The emergence of the second wave of the women’s movement also saw the cre-

ation of consciousness-raising groups, which sprang up rapidly and provided

many women with their first experiences of feminism. Consciousness-raising

allowed women to develop an understanding of the ways in which the problems

that they experienced as individuals were both shared by many other women and

socially produced. By thinking and talking together feminists developed new

discourses, and in doing so they developed a new view of themselves and the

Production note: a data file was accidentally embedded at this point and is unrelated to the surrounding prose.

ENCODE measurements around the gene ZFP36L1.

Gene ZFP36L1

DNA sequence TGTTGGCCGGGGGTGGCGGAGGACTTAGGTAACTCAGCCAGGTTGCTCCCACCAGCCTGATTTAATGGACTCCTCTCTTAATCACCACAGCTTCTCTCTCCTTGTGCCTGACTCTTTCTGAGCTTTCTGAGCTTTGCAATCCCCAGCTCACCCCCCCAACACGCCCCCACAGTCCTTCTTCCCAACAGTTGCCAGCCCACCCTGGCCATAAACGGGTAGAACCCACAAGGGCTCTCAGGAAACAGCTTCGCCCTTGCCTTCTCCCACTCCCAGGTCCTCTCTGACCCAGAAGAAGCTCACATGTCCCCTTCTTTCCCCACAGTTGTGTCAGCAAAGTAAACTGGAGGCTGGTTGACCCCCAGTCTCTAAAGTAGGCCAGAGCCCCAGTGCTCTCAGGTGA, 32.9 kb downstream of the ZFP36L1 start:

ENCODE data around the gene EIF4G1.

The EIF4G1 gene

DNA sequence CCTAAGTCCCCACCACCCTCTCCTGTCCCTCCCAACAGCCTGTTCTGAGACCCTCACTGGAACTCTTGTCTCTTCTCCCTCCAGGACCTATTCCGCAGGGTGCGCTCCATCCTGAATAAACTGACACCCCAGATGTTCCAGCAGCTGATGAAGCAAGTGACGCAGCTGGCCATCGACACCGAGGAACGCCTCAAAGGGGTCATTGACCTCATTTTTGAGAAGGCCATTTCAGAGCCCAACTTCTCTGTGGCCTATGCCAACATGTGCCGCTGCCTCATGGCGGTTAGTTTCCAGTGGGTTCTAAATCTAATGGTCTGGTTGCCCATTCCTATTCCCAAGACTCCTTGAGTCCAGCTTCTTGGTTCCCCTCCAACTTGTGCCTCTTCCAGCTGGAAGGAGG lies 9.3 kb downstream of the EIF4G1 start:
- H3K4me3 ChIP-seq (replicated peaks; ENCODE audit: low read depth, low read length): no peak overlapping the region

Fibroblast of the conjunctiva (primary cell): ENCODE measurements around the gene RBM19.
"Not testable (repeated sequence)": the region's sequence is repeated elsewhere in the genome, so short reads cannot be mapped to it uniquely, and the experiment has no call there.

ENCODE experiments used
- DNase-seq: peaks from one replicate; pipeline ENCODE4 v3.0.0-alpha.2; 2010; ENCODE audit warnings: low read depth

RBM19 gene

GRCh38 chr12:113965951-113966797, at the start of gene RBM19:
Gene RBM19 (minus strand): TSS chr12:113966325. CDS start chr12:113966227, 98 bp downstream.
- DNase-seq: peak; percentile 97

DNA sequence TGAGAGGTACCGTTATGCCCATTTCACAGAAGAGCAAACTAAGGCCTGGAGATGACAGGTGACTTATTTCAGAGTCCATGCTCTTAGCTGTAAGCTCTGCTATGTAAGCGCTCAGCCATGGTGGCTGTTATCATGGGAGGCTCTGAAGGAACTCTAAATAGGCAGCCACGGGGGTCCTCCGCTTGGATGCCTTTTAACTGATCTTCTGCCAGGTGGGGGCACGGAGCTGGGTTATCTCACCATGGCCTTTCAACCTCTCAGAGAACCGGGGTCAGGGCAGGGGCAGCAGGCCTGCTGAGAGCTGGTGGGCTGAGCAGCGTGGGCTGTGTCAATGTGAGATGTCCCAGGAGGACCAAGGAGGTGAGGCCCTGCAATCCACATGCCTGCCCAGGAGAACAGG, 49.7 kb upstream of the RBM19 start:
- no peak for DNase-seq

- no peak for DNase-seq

world. This was the work of making the personal political, which, as Raewyn

Connell has suggested, ‘was a matter of tearing existing parts of yourself up by

the roots’ to forge new understandings of gender and sex, and women’s place in

the world.This ‘transition to feminism’ involved more than a shift in attitudes, it

was ‘a transforming and tough personal experience’, which has shaped feminist

scholarship and activism ever since.1